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Understanding "Structurally Deficient" In Bridge Ratings

Conn Abnee, executive director of the National Steel Bridge Alliance (NSBA), a non-profit association that promotes the use of steel bridges, says that "structurally deficient" and "functionally obsolete" may not be as bad as they sound, when used in bridge ratings. According to Abnee, the Federal Highway Administration (FHWA) uses these terms as two of many variables in a formula to determine ...

September 24, 2007

Conn Abnee, executive director of the National Steel Bridge Alliance (NSBA), a non-profit association that promotes the use of steel bridges, says that "structurally deficient" and "functionally obsolete" may not be as bad as they sound, when used in bridge ratings.

According to Abnee, the Federal Highway Administration (FHWA) uses these terms as two of many variables in a formula to determine the funding it provides for bridge-replacement projects within states.

FHWA, he says, calculates an overall sufficiency rating for each bridge by combining more than 30 characteristics.

The FHWA will fund 80 percent of a bridge's replacement cost if the bridge has a sufficiency rating of 50 or less (out of 100 possible points) and is considered either structurally deficient or functionally obsolete. Bridges with higher ratings do not qualify for federal funding.

Functionally obsolete bridges are generally older and have roadway geometry that doesn't match today's standards. A functionally obsolete bridge may be structurally sufficient, but unable to handle its current volume of traffic.

Structurally deficient bridges, says Abnee, may be lacking in any one of five areas, as determined by inspection. Every two years bridge inspectors from state DOTs evaluate five bridge characteristics to report their conditions: the deck (generally the concrete roadway), superstructure (usually girders supporting the deck), substructure (vertical piers supporting the superstructure and deck), structural evaluation (a calculated value comparing load-carrying capacity to traffic volume), and waterway adequacy (generally, clearance above high water).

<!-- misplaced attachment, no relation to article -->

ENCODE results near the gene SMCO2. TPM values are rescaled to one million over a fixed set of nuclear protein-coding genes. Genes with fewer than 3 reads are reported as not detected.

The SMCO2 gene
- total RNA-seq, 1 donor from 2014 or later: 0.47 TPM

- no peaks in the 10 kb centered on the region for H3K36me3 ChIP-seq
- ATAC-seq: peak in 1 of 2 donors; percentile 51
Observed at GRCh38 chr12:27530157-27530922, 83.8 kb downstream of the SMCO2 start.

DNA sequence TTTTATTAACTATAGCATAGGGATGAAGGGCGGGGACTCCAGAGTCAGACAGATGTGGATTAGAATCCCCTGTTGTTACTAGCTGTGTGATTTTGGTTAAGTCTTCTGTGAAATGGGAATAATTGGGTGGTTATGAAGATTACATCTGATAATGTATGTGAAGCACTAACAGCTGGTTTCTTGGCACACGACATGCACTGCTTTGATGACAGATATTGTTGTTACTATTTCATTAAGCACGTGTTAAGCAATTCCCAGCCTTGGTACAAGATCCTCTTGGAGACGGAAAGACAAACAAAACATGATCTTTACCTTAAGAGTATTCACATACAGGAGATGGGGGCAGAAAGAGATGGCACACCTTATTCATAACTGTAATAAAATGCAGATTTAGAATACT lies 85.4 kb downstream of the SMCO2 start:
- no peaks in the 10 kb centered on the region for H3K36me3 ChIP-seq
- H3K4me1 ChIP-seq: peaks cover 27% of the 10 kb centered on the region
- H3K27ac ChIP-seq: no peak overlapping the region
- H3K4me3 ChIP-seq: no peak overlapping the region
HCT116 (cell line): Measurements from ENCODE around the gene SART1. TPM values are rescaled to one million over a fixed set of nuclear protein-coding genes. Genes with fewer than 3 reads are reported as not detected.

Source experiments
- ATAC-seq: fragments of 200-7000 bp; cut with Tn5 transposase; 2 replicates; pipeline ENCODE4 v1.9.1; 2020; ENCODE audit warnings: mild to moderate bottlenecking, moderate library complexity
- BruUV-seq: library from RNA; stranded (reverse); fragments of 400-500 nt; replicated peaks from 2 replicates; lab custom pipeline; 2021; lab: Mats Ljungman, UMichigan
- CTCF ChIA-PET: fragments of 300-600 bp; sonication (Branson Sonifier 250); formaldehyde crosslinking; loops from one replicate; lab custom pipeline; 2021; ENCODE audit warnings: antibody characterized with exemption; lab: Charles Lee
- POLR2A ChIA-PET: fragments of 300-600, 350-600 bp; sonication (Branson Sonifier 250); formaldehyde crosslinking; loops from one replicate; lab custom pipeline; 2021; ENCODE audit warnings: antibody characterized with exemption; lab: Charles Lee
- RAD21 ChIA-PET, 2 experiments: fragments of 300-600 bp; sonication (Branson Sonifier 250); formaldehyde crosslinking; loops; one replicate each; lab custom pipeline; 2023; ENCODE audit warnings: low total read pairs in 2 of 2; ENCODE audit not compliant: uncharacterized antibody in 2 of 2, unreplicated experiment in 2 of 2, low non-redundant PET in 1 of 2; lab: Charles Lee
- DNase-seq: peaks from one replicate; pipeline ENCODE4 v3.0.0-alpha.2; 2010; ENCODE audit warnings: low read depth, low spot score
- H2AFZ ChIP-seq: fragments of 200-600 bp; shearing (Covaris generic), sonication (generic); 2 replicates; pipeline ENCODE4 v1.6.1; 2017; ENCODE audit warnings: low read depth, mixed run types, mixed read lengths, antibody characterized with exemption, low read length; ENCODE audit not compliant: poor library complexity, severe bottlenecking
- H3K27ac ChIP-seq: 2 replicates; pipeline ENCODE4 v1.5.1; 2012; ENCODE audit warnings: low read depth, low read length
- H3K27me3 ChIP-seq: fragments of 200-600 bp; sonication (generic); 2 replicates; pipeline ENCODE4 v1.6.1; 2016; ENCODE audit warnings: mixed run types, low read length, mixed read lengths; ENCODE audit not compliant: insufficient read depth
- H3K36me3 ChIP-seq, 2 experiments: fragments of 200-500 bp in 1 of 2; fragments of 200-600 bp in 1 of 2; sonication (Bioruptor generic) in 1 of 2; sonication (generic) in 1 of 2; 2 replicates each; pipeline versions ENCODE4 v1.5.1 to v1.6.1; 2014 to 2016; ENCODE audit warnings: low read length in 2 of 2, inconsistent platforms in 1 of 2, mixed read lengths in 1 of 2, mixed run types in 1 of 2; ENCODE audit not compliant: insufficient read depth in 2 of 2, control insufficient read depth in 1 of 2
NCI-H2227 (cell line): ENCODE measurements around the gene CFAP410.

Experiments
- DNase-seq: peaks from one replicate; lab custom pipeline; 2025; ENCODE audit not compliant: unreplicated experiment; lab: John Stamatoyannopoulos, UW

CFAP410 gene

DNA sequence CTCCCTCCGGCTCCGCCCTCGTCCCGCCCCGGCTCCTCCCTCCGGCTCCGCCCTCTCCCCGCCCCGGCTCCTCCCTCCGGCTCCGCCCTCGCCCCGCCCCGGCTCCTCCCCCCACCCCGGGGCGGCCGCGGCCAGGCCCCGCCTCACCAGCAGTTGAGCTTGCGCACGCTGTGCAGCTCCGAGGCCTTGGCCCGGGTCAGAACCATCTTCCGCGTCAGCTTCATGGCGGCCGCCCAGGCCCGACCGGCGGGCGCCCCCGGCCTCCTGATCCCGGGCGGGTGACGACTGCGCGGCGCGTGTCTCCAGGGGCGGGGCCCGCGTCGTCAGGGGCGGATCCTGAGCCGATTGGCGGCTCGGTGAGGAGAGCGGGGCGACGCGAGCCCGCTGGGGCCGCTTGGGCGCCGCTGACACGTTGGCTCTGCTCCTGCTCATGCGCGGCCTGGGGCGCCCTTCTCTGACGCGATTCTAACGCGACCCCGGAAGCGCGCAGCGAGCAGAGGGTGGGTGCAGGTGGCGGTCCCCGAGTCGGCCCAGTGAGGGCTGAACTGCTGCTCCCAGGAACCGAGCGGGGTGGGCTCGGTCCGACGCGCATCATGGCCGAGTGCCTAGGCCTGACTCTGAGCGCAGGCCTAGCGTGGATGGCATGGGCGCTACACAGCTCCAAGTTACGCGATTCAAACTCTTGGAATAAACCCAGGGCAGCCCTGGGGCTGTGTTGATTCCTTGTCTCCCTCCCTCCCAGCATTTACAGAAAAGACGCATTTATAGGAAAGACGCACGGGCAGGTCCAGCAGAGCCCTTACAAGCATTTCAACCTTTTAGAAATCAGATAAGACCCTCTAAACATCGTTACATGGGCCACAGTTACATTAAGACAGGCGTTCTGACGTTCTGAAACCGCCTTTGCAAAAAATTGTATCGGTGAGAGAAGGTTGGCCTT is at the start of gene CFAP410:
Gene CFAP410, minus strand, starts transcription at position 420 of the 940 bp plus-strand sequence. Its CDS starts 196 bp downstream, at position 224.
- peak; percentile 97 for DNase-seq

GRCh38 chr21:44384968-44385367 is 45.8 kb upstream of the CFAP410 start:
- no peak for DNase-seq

Examples of bridge conditions leading to a rating of structurally deficient:

  • a spalled, cracked concrete deck
  • corrosion, deterioration, cracking and chipping, or erosion of concrete bridge piers
  • removal of foundation support by erosion or localized scour by water
  • corrosion or cracking of concrete or steel girders
  • vertical or horizontal bridge movement affecting structural stability
  • occasional overtopping during high water, causing significanttraffic delays.

Depending on the condition that triggered the "structurally deficient" rating, says Abnee, a bridge may not necessarily require immediate structural repair or load restrictions. Also, since structural deficiency is only one part of the overall sufficiency rating, a structurally deficient bridge does not necessarily qualify for federal funding for replacement.

Additionally, Abnee says, it is misleading to use the classification "structurally deficient" to compare bridge materials or types.

In response to the Minneapolis bridge tragedy, the NSBA has created a task force of its designing, fabricating and engineering members to recommend ways to accelerate the designing and streamline the construction to rehabilitate or replace qualifying bridges.

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